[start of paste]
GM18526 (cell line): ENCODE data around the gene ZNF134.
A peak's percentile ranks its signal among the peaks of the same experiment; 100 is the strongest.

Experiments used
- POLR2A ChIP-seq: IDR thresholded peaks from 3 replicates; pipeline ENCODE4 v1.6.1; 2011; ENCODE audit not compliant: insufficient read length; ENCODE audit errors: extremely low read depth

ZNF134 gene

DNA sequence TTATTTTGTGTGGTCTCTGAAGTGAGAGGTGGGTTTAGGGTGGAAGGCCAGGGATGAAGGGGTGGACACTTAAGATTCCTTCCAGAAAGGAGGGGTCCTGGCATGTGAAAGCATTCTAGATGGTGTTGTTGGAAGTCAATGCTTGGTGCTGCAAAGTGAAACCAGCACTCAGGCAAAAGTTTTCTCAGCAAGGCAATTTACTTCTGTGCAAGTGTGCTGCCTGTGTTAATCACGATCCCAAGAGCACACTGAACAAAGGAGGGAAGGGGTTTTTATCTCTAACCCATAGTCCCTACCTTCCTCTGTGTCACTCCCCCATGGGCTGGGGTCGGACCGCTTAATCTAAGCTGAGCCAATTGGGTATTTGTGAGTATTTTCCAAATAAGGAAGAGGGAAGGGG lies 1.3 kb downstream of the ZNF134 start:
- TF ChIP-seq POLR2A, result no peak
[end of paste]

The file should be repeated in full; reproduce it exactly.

GM18526 (cell line): ENCODE data around the gene ZNF134.
A peak's percentile ranks its signal among the peaks of the same experiment; 100 is the strongest.

Experiments used
- POLR2A ChIP-seq: IDR thresholded peaks from 3 replicates; pipeline ENCODE4 v1.6.1; 2011; ENCODE audit not compliant: insufficient read length; ENCODE audit errors: extremely low read depth

ZNF134 gene

DNA sequence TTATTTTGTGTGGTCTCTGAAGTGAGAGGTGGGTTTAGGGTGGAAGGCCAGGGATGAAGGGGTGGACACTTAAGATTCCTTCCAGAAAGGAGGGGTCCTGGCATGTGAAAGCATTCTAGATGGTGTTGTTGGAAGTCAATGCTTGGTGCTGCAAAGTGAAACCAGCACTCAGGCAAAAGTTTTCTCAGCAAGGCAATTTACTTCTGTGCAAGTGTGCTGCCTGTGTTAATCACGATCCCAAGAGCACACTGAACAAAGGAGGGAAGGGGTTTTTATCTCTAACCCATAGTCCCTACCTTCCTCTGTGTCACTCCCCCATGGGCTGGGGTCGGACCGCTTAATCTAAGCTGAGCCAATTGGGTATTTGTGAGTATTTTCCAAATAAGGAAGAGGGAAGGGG lies 1.3 kb downstream of the ZNF134 start:
- TF ChIP-seq POLR2A, result no peak